One day I’ll have to do a photo tutorial of how to get eight dresses, workout clothes, one pants outfit (eyeroll), three pairs of shoes plus toiletries and other beauty sundries jammed into a 21” Samsonite. I had two possibilities for the day of our panel, but then I went to Buffalo Exchange on Guadalupe and found myself with another five vintage dresses to choose from (and then two more after a breezy afternoon at the shops on North Loop, which rhymes with Guadalupe, you know). Ultimately, I went with what was going to be the prettiest and most comfortable, and settled on this little number:
What They Don’t Tell You About SXSW
We’d all gotten together the night before at a massive Lake Travis Airbnb for BBQ and a proper run-through of the presentation, soliciting feedback from the non-panelists present over piles of deliciously grilled ribs, chicken, sausage, and pork tenderloin, thanks to Leon, who was out there hardcore barbecuing in the rain in flip-flops. (My apologies that there are no pictures of that awesomeness — I wish!) We made a few small tweaks in our remarks and in the order of speaking, but otherwise our months of prep and back-and-forth really paid off, and Anita had pulled together a slick visual presentation with super rad video footage of the NYFW Verge queer fashion show from September.
It rained through the small hours of morning the next day. Friday was the first day of the festival, and of course Obama was speaking so lines and traffic were expected to be just brutal. Despite varying levels of chill in our group (clearly demarcated by East vs. West Coast), we settled on a fairly reasonable meeting time in the morning to pick up our badges and get our bearings. Do they tell rookies that at least 50% of South By is waiting and missing this thing and then that thing? Well, it is. By the time we were officially checked in and had corralled everyone back together, the sun was shining and hanger had fully kicked in, and after rejecting the prospect of a $55 per plate BBQ tent, we trekked over to the Westin for a little Southern comfort to help calm our nervous empty bellies.
Graciously, the green room was large and open enough to accommodate our gang early, and we took turns exploring our neck of the SXSW woods; the room next door was a quiet zone, dark and stocked with four different types of infused water (rose peach was my favorite). A few doors down, RueLaLa had a GIF photo booth and loads of little treats to take home, and the lobby was bustling constantly with speakers, presenters and attendees. A few sweet and kind-hearted volunteers showed up to lend us a hand, which is how I ended up with some great photographs!
Defining Queer Style
I should tell you that we arranged a videographer for the panel, so sometime in the near future video and audio will be available for viewing on any of our websites, and SXSW. But I’m sure you’d love a briefing in the meantime, so I’ll do my best without giving it all away!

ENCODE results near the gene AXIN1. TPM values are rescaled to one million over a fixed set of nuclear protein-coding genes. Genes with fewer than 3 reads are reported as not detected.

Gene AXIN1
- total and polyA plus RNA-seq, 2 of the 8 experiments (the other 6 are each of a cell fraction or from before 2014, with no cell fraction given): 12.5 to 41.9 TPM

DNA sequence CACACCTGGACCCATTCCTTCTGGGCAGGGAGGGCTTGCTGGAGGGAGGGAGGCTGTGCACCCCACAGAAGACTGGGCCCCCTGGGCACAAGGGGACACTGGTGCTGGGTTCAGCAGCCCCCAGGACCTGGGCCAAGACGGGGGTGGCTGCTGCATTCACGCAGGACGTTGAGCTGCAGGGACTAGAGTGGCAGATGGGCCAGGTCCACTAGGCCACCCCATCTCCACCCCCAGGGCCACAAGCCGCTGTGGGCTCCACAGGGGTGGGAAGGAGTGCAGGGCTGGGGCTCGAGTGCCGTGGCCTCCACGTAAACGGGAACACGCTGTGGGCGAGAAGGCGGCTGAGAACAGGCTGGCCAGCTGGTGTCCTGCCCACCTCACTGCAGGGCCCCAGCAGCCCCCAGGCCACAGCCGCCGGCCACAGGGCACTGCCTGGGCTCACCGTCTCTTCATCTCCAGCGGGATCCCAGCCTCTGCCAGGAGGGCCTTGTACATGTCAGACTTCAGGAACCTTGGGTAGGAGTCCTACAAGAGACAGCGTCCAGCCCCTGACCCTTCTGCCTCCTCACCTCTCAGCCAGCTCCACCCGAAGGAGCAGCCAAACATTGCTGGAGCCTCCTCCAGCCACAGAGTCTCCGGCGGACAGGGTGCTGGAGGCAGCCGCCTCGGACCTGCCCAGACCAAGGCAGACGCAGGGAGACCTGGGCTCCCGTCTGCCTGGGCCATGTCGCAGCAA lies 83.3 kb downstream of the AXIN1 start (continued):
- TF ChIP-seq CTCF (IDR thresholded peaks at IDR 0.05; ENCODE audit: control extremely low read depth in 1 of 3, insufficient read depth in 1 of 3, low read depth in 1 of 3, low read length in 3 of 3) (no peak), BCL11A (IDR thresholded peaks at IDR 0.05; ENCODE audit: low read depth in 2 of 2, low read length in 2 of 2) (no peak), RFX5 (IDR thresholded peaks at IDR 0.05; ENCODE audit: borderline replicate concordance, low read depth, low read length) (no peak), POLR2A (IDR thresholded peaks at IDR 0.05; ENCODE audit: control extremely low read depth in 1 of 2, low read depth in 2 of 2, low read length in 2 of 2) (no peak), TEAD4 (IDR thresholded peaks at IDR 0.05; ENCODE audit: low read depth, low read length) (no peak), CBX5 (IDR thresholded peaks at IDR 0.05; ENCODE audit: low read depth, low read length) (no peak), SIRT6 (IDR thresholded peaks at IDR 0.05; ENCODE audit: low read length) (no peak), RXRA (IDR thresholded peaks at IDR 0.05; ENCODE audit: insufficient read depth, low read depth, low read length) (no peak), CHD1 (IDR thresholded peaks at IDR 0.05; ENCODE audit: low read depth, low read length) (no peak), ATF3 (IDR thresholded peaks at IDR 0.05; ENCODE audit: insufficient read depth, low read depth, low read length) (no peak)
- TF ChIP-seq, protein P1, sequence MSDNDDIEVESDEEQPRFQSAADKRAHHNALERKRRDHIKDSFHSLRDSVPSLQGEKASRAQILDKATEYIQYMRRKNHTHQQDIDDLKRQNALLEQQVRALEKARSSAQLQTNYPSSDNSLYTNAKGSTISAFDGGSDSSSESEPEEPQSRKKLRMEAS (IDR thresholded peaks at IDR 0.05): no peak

After opening remarks, the panel kicked off with the footage I mentioned from the Verge fashion show, setting up a really key question: How is this fashion show different from other NYFW shows? Seeing something so powerful and dynamic spring to life really helped bring the topic of our panel into focus right away: Queer style as visual activism, how fashion is political, should be political considering not even half the states in the country currently have laws in place prohibiting some combination of sexual orientation and gender identity discrimination, how it’s been political historically both in and outside of queer fashion, and of course some prime examples of the embracing of queer style in modern day fashion, including facing backlash as well as the incessant appropriation of QPOC fashion in mainstream pop culture.
In an attempt to define queer style, we all agreed that while trends are gleefully embracing unisex or “genderless” clothing and more androgynous styles today, the default for what that looks like leans masculine. When you identify as queer or trans and your appearance suggests anything outside of the heteronormative lines we’re all supposed to color inside of, you become more visible whether you want to or not, but equating queer style with that specific visibility only tells part of the story for what is a huge, incredibly broad spectrum of queer style that can’t be distilled into a central aesthetic or OSFA roadmap.
I talked about how so much of my work with FFAF or here at Autostraddle is really just a sort of queer femme lighthouse keeping. I’m here, you’re not alone, this is a perfectly alright way to be, let me help you. To me, that’s the gist of demanding media representation and having access to role models and mentors for anyone who is othered or part of a minority group. It is ever so much harder to be what you can’t see. When you feel how and who you are is modeled positively in the world, there’s so much power in that. Sharpe Suiting chimed in to note that they have outfitted Hollywood stars who, moments before walking the red carpet, felt not-small amounts of trepidation and insecurity about being the only woman in the room not wearing a ball gown.
What we all have in common is a very human internal struggle with visibility, whether it’s the danger in having too little or too much of it, often depending on the situation and who else is in the room, and wishing that it didn’t have to matter, that we didn’t have to always measure and calibrate the risks when we get dressed in the morning. That we could just do us. “To transcend fashion,” Sonny added, “we must transcend beauty.”
I hope you enjoyed this insider look at South By life and the insights to queer style and fashion in general. You’ll be the first to know when audio and video become available, and if you happen to be in the New England area and would like to attend, I’ll be speaking at Boston College Women’s Summit: Own It! in April.
More information about that soon over at Fit for a Femme. In the meantime, here’s where you can find the other panelists:
Maybe we’ll see you there next year!